The upgrading and modernising process had been ongoing for some time and the costs involved had, until 1998 – 1999, been estimated to NOK 13 million. This amount included contributions from the Norwegian State through the existing support scheme which was in place since the 1970s. In 1997, however, it became clear that NOK 13 million was not sufficient to complete the works and therefore it was decided to allocate an additional NOK 36 million to complete the upgrading.
The Norwegian authorities provided the Authority with data supporting that also in the past amounts had been allocated and earmarked for the upgrading and modernisation of infrastructures necessary for maintaining conditions for film production.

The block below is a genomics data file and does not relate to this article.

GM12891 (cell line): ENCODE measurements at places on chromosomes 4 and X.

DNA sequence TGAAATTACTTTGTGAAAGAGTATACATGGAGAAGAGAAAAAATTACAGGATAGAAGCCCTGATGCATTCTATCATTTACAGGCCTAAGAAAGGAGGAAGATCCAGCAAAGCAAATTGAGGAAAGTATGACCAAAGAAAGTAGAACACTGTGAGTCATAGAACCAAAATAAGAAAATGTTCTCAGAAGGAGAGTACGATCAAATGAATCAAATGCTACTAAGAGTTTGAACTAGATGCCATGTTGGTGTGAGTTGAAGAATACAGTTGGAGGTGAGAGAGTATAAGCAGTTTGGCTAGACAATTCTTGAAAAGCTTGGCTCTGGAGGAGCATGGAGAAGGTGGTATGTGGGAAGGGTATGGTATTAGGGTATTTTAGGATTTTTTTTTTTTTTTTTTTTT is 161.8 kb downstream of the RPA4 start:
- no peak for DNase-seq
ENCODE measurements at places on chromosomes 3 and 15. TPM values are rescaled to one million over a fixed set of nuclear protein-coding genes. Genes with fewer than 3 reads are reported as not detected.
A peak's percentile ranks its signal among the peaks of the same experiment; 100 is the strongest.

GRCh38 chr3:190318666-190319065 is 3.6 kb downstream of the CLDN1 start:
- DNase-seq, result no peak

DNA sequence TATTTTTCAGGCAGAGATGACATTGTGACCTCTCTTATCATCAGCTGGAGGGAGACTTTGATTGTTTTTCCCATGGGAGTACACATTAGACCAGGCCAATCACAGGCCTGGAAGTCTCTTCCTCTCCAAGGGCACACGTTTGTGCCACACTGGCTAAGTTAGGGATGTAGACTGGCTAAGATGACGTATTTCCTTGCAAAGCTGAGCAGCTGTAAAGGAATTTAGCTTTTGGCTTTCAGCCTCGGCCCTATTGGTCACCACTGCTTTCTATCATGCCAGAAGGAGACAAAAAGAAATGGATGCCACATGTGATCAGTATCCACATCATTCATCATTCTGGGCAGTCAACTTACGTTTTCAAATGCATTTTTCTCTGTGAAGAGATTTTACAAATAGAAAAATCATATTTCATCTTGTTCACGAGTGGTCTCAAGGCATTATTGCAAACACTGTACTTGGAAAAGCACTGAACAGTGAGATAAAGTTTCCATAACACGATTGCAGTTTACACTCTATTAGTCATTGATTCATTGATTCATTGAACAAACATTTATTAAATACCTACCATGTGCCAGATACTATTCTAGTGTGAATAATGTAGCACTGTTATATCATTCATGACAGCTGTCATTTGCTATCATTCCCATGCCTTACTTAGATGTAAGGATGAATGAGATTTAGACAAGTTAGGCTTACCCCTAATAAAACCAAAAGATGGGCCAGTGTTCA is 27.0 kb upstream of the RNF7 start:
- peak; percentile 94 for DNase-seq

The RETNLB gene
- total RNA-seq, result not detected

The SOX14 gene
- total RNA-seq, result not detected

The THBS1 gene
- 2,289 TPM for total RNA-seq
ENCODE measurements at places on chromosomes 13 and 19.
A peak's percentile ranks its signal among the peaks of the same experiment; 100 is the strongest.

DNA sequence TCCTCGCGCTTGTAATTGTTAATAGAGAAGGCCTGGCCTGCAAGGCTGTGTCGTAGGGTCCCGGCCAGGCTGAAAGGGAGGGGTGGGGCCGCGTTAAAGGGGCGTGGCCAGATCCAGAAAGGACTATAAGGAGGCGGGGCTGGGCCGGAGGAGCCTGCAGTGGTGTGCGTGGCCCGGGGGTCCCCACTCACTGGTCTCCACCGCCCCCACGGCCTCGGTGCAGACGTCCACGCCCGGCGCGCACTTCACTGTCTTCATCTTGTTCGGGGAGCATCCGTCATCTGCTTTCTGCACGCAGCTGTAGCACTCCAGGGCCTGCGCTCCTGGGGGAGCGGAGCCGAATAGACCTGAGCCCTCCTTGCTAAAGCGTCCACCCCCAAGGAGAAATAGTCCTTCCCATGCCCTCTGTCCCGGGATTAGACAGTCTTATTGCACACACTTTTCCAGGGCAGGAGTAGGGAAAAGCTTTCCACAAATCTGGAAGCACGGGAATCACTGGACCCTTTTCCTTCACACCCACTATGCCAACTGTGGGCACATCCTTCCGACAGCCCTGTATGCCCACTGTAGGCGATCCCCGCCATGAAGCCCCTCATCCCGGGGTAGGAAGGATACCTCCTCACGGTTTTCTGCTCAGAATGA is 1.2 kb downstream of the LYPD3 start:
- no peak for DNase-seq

Finally, the Norwegian authorities argue that the fact that the amount of the grant was much higher than the yearly payments had been until then was no indication that it constituted new aid. They refer to the judgment of the European Court of Justice in the case Namur-Les-Assurances (7): “the emergence of new aid or the alteration of existing aid cannot be assessed according to the scale of the aid or, in particular, its amount in financial terms at any moment in the life of the undertaking if the aid is provided under earlier statutory provisions which remain unaltered”.
4.1.3. New aid would in any event be compatible
The Norwegian authorities argue that the measure, if the Authority concluded that it amounted to new aid, would, in any event, be compatible with the functioning of the EEA Agreement. Indeed, they consider that the measure would be compatible with Article 61(3)(c) EEA as the grant’s purpose was cultural conservation, and the measure was necessary and proportionate to achieve such an aim.